Yemen's War Within a War: Everything You Need to Know

A new rift brings more uncertainty and violence in a nearly 3-year-old conflict that has created the world's worst humanitarian crisis

A separatist fighter walks as smoke billows in the background in the government's de facto capital Aden, January 30, 2018.
A separatist fighter walks as smoke billows in the background in the government's de facto capital Aden, January 30, 2018.Credit: SALEH AL-OBEIDI/AFP

A civil war within a civil war has broken out in Yemen.

Rifts exploded within the U.S.-backed alliance joining Yemen's president and the Saudi-led coalition fighting Shi'ite rebels, as forces loyal to each side turned on each other in fierce fighting this week. As a result, the southern city of Aden has become a war zone. The airport has been shut down, schools and shops closed, and families fled districts with the most intense battles.

The new split brings more uncertainty and violence in a nearly 3-year-old conflict that has created the world's worst humanitarian crisis. Here is a look at what's happening.

Who is fighting whom?

Forces loyal to the Yemeni President Abed Rabbo Mansour Hadi have largely been defeated in Aden by a separatist group calling itself the Transitional Southern Council and its forces known as the Security Belt, which was formed, financed and armed by the United Arab Emirates, a key member of the Saudi-led coalition that ostensibly backs Hadi.

The council is led by Aidarous al-Zubaidi, once the governor of Aden who was forced out of his post by Hadi last year. Al-Zubaidi joined forces with southern separatist factions fighting for the coalition. The council advocates secession and a return to the pre-1990 situation when there were two Yemeni states.

Last week, the council gave an ultimatum to Hadi to fire his government over allegations of corruption and incompetence. As the deadline was expiring, the separatists and Hadi's forces pounded each other using tanks, artillery and machine guns. In less than three days, the council forces seized control of most of Aden, including the district where the president's Mashiq Palace is located. Members of Hadi's government are preparing to flee.

Why did they turn against each other?

Hadi has been at odds with the UAE for most of the past two years. The Emirates has taken advantage of the war to seal domination over southern Yemen, taking over oil and gas facilities and ports, setting up militias and creating a network of secret prisons. Hadi and his aides have complained publicly and privately that the UAE is acting like an occupier. The UAE considers Hadi and his circle as corrupt and incompetent and is angered by Hadi's alliance with the Emirates' nemesis, the Muslim Brotherhood's branch in Yemen, known as the Islah Party.

The AP has reported earlier that Hadi, his sons, and a number of his aides and commanders, now in Riyadh, were banned from returning to Yemen as Saudis put them under virtual house arrest to appease the UAE.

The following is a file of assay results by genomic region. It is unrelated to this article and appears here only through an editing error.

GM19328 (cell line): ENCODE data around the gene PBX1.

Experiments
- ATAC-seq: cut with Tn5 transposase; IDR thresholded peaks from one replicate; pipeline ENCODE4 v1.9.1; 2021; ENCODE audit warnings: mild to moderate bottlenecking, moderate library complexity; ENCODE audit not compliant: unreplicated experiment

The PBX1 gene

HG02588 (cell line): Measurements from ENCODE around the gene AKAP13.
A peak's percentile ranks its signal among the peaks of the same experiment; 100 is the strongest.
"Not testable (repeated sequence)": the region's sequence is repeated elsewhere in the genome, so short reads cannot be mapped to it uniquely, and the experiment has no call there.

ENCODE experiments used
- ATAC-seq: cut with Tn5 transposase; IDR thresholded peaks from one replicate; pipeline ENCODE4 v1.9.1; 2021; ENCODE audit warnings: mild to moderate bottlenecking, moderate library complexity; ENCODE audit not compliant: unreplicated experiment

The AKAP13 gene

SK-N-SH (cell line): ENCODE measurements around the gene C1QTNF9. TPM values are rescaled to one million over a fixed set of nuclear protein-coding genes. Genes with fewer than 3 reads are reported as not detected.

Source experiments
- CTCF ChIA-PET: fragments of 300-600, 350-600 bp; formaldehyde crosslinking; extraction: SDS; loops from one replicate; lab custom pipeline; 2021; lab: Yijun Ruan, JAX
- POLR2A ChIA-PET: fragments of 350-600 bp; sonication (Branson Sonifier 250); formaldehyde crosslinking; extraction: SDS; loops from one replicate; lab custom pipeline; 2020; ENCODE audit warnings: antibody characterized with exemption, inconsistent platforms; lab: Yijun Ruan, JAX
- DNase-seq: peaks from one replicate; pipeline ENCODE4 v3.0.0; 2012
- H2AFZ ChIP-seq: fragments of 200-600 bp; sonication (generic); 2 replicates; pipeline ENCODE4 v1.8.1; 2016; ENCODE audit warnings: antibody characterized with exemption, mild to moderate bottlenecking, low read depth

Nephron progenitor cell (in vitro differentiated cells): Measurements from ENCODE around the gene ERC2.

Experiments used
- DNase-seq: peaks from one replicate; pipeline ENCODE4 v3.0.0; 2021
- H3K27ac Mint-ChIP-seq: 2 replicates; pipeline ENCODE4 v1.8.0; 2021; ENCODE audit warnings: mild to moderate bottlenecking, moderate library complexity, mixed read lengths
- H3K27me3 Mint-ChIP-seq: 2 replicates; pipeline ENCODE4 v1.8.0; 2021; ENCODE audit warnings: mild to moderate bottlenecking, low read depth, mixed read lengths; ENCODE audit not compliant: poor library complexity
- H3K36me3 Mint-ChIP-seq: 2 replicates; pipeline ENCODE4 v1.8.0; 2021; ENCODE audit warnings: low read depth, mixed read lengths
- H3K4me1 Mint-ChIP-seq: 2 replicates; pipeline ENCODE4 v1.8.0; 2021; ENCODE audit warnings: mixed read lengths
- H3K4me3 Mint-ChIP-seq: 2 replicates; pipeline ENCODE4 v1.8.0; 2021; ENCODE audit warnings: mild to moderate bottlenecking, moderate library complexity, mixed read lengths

What about the broader civil war?

The fight between the Hadi-coalition alliance and the Shi'ite rebels known as Houthis has been largely stalemated, with some see-sawing of control on the edges of territory but no major breakthroughs. The Houthis control the north, the capital Sanaa and most of the western Red Sea coast. The coalition and Hadi's forces hold Aden, most of the south and the east (which in the past was part of the separate nation of South Yemen.)

Last month, the alliance on the rebel side fell apart as well when fighting erupted between the Houthis and their partner throughout the war, former president Ali Abdullah Saleh. Saleh was fed up with Houthi monopolizing of the north and reached out to ally with Hadi and the coalition. But the Houthis attacked his forces in the capital, defeated them, killed Saleh and arrested hundreds of his loyalists and relatives, leaving the rebels as the sole power.

What happens next?

If the power struggle within the coalition drags on with fighting in Aden or spreads to other cities, the vacuum could allow extremists like al-Qaida and the Islamic State group to surge and allow the Houthis to advance. One likely scenario is that Hadi will succumb to UAE pressure, toss out his current government, dump his Islamist allies and create a new administration filled with UAE-approved figures. That would solidify the Emirates' power but keep Hadi in place.

What Saudi Arabic does next could be decisive, and so far its stance is unclear. The kingdom says restoring Hadi is its main objective in Yemen but then, the Saudi coalition spokesman avoided condemning the separatists and called on Hadi to "fix flaws" in his government, implying Saudi consent.

Yemen's civil war, meanwhile, shows no sign of ending. It has left more than 10,000 people dead, displaced 2 million people and pushed the impoverished nation of some 28 million people to the verge of famine. A proposal for a long-term solution came from a well-known former Saudi general Anwar Eshki, known to be close to Saudi Arabia's crown prince. On Twitter, Eshki recently called for the formation of self-rule entities in the north and south under federation headed by Hadi.

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